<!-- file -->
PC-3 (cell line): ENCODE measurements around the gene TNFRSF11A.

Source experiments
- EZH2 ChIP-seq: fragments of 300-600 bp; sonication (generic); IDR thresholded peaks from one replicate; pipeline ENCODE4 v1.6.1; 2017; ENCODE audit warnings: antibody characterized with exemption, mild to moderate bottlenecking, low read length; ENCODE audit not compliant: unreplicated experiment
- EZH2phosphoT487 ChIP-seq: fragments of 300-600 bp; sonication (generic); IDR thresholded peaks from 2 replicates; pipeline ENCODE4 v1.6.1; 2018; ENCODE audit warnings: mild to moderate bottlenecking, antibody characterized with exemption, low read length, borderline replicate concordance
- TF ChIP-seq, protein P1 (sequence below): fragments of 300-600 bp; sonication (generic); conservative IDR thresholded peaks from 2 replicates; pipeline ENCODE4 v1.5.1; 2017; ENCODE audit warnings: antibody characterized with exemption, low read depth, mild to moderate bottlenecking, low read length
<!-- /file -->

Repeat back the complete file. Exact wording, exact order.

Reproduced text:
PC-3 (cell line): ENCODE measurements around the gene TNFRSF11A.

Source experiments
- EZH2 ChIP-seq: fragments of 300-600 bp; sonication (generic); IDR thresholded peaks from one replicate; pipeline ENCODE4 v1.6.1; 2017; ENCODE audit warnings: antibody characterized with exemption, mild to moderate bottlenecking, low read length; ENCODE audit not compliant: unreplicated experiment
- EZH2phosphoT487 ChIP-seq: fragments of 300-600 bp; sonication (generic); IDR thresholded peaks from 2 replicates; pipeline ENCODE4 v1.6.1; 2018; ENCODE audit warnings: mild to moderate bottlenecking, antibody characterized with exemption, low read length, borderline replicate concordance
- TF ChIP-seq, protein P1 (sequence below): fragments of 300-600 bp; sonication (generic); conservative IDR thresholded peaks from 2 replicates; pipeline ENCODE4 v1.5.1; 2017; ENCODE audit warnings: antibody characterized with exemption, low read depth, mild to moderate bottlenecking, low read length